Abstract: In light of growing evidence of exogamy among Jews and diminishing levels of community engagement, the question of how to sustain and cultivate Jewish identity has become a major preoccupation in the Jewish world since the early 1990s. Among the numerous organisations, programmes and initiatives that have been established and studied in response, Limmud, a week-long annual festival of Jewish life and learning in the UK that attracts an estimated 2,500 people per annum and has been replicated throughout the world, remains decidedly under-researched. This study is designed to understand its educational philosophy. Based upon qualitative interviews with twenty Limmud leaders, and focus group sessions with Limmud participants, it seeks to explore the purposes of the event, its content, its social and educational processes, and contextual environment. It further explores the importance of relationships in Limmud's philosophy, and the place of social capital in its practice.

The study demonstrates that Limmud's educational philosophy is heavily grounded in the interaction of competing tensions, or polarities, on multiple levels. Major categorical distinctions drawn in educational philosophy and practice, and Jewish and general sociology, are both maintained and allowed to interact. This interaction takes place in a "hospitable and charged" environment – one that is simultaneously safe, respectful and comfortable, whilst also edgy, powerful and challenging - that allows the individual freedom to explore and navigate the contours of Jewish community, and the Jewish community opportunity to envelope and nurture the experience of the individual. The study suggests that the interaction of these competing forces, in the context of an intensive Jewish experience, may be an important feature of Jewish educational initiatives attempting to respond to the identity challenges described above. More generally, in detailing a contemporary educational model that sustains religious/ethnic identity whilst emphasising critical thought and openness to competing claims and ideas, it presents an approach that may be applicable in other religious and ethnic communities.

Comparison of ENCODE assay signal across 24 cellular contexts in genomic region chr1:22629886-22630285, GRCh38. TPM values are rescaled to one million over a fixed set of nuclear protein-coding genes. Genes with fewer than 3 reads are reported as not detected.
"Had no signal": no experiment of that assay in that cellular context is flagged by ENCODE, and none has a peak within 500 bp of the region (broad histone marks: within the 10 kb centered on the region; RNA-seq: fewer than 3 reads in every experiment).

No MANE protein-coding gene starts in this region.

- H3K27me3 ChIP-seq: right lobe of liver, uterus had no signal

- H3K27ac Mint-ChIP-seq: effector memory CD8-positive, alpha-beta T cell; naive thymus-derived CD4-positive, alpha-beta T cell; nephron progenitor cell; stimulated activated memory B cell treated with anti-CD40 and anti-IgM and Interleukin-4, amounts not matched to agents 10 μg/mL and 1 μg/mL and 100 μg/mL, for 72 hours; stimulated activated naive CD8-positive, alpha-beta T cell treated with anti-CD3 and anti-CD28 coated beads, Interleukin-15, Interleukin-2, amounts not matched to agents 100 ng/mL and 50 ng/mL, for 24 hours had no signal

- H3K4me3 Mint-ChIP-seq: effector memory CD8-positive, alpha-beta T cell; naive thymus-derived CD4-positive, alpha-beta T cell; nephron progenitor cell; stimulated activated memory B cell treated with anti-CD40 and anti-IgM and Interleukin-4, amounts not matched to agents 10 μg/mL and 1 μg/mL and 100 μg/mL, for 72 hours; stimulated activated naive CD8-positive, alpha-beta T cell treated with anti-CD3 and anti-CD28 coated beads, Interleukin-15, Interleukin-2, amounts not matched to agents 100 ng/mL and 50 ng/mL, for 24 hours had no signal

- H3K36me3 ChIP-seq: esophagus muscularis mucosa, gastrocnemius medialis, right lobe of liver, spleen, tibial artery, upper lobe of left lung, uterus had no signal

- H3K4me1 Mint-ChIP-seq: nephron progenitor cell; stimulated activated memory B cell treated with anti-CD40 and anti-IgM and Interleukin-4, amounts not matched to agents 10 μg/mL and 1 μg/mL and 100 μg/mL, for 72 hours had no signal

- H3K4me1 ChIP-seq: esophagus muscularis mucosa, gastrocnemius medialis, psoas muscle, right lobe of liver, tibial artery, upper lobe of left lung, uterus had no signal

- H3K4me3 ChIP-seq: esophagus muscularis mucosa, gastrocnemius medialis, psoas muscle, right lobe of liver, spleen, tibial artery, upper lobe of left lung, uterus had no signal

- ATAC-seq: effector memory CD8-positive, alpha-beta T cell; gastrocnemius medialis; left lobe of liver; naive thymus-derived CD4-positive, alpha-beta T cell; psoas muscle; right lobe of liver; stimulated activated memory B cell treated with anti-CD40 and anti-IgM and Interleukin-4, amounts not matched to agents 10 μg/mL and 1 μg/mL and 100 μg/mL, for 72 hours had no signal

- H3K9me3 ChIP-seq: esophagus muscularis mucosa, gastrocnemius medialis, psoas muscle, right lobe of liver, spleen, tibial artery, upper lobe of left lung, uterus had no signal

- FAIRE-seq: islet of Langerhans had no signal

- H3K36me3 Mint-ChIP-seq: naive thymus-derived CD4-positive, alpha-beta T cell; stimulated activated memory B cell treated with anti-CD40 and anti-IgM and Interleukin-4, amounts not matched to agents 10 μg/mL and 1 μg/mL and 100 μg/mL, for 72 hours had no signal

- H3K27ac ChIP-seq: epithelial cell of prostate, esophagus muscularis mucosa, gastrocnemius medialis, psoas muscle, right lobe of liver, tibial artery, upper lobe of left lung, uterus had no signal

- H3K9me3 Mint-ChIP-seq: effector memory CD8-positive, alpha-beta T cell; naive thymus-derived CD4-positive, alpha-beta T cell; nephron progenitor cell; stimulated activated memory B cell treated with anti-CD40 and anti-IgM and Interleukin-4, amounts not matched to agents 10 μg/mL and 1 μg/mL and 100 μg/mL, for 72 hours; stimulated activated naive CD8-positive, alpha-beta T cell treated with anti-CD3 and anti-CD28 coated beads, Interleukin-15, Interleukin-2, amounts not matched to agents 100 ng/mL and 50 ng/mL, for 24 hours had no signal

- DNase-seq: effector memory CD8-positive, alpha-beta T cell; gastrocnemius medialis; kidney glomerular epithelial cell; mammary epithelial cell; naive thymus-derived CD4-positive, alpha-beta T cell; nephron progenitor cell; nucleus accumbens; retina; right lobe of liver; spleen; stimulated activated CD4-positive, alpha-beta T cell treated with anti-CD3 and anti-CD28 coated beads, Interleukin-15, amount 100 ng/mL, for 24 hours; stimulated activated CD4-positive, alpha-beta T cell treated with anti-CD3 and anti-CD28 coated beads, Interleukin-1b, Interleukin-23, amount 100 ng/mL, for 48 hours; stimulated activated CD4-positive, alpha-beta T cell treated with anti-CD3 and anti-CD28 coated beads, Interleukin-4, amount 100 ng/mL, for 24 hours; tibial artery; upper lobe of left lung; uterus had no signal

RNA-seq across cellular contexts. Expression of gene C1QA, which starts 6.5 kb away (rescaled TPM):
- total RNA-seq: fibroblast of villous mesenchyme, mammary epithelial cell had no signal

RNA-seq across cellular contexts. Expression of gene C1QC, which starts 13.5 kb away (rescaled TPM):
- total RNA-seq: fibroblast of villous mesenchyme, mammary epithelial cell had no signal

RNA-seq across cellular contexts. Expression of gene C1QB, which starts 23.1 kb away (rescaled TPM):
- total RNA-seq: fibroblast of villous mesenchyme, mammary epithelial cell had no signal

Date: 2015
Abstract: An unexpected immigration wave of Jews from the former Soviet Union mostly in the 1990s has stabilized and enlarged Jewish life in Germany. Jewish kindergartens and schools were opened, and Jewish museums, theaters, and festivals are attracting a wide audience. No doubt: Jews will continue to live in Germany. At the same time, Jewish life has undergone an impressing transformation in the second half of the 20th century– from rejection to acceptance, but not without disillusionments and heated debates. And while the ‘new Jews of Germany,’ 90 percent of them of Eastern European background, are already considered an important factor of the contemporary Jewish diaspora, they still grapple with the shadow of the Holocaust, with internal cultural clashes and with difficulties in shaping a new collective identity. What does it mean to live a Jewish life in present-day Germany? How are Jewish thoughts, feelings, and practices reflected in contemporary arts, literature, and movies? What will remain of the former German Jewish cultural heritage? Who are the new Jewish elites, and how successful is the fight against anti-Semitism? This volume offers some answers.

Table of Contents:

Preface: A Word from the Editors of this Volume - 1

Legacy, Trauma, New Beginning after ‘45: German Jewry Revisited

Michael Wolffsohn: Jews in Divided Germany (1945–1990) and Beyond Scrutinized in Retrospect  13
Michael Elm: The Making of Holocaust Trauma in German Memory: Some Reflection about Robert Thalheim’s Film And Along Come Tourists  31